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Back to the basics for smart eating

Published: Wednesday, March 20, 2013 1:15 a.m. CDT

It isn’t always easy to know what you should eat. The vast array of dietary and nutritional advice out there, coupled with an endless number of food choices, can be overwhelming.

To simplify things, it might it might be helpful to remember that all whole, unprocessed foods are comprised of only three macronutrients and that our bodies need all three to be properly nourished. Those macronutrients are protein, carbohydrates and fat. We need about an equal numbers of calories from proteins, carbohydrates, and fats. Most foods also contain micronutrients: vitamins and minerals that are also essential for good health.  

How do you translate this into what goes on your plate? A good place to start is by applying what we learned as children about food groups and choosing the right number of servings from each group.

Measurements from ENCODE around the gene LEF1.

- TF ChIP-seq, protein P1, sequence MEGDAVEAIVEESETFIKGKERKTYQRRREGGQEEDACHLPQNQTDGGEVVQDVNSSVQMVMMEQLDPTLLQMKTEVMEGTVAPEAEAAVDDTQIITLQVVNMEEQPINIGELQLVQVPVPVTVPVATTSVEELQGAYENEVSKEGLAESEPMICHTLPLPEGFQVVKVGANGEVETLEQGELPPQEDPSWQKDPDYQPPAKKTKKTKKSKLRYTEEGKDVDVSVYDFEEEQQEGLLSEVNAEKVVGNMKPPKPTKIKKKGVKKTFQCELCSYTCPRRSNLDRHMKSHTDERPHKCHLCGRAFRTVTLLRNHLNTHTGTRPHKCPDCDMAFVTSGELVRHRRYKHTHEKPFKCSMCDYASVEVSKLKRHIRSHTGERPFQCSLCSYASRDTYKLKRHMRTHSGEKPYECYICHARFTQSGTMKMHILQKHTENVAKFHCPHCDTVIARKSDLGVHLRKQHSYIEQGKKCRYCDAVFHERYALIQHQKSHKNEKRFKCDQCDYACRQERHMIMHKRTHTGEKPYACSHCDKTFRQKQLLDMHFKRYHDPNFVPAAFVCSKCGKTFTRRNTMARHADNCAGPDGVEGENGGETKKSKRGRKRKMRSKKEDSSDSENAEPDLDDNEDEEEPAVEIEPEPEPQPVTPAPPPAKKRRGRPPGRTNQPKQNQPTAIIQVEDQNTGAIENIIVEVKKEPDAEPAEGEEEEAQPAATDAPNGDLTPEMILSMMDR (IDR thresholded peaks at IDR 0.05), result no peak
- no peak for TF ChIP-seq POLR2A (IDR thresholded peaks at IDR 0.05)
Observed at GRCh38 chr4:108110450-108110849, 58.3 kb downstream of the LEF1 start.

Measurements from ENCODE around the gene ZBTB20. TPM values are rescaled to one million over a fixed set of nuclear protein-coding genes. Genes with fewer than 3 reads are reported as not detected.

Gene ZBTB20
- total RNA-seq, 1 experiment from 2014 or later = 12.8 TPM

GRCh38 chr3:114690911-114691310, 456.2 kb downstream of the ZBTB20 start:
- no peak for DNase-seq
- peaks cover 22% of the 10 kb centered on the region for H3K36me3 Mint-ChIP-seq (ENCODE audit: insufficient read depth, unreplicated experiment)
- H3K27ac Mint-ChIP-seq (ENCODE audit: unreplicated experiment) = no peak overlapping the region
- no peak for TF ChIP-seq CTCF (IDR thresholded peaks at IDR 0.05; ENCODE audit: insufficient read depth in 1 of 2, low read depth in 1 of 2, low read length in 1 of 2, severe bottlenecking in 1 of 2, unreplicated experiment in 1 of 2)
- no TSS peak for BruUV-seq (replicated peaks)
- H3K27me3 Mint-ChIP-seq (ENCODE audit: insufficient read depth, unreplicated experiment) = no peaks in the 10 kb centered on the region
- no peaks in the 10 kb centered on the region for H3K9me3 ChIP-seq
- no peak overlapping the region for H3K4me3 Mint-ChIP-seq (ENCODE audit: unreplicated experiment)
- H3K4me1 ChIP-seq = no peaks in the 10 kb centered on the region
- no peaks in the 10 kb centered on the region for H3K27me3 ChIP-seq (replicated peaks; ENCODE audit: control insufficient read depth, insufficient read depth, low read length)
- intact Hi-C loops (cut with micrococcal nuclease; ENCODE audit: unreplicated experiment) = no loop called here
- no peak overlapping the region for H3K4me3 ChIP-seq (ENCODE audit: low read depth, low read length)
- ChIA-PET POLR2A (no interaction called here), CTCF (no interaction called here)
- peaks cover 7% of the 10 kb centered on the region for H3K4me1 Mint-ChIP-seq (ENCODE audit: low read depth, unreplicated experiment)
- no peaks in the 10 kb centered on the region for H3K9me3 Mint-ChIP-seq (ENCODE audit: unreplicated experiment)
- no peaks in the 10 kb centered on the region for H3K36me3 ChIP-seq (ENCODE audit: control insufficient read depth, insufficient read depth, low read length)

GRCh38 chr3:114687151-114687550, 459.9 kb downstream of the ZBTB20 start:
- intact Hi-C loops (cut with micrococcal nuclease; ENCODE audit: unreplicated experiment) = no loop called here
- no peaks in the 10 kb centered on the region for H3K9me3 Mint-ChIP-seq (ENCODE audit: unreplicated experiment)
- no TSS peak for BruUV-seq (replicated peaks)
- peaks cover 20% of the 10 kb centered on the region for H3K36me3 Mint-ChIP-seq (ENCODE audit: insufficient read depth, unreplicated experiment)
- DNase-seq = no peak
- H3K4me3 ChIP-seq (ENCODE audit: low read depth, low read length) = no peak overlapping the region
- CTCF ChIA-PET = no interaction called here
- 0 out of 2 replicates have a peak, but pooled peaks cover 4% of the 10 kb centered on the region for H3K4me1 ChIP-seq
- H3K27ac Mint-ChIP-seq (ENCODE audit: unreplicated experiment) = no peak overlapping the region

The five basic food groups are: grains, vegetables, fruits, milk and meat/beans. You should easily meet your nutritional needs if you consume the recommended number of daily servings from each food group. This is based on the USDA’s Dietary Guidelines for Americans. The recommended daily servings may vary according to your age, gender or weight, but here is an example for a 150-pound female who is moderately active:   

Grains – 6 ounces each day.

Vegetables – 2˝ cups per day.

Fruits – 2 cups per day.

Milk – 3 cups per day

Meat/beans – 5˝ ounces per day.

Choose wisely from each food group. Select whole grains like brown rice, whole-wheat bread and whole-grain pasta. Eat a variety of fresh or frozen vegetables. Choose fresh, frozen or dried fruits without added syrup or sugar. Opt for healthy proteins like fish, beans, and poultry without skin more often than red meats like beef and pork. Avoid processed meats like bacon, hot dogs, and cold cuts. 

Healthy foods can be made unhealthy based on how they are prepared or what is added to them. Stay away from fried foods and creamy sauces. Avoid convenience foods like boxed or frozen meals that tend to have too much sodium. And try to limit your consumption of sugary beverages and other foods with added sugars.

Cooking might not be your thing, but you don’t have to be a chef to prepare a simple meal like broiled, baked, or grilled chicken, or fish served with a side of steamed vegetables over brown rice, a lettuce salad, and a piece of fresh fruit for dessert. 

Now you’re eating smarter.

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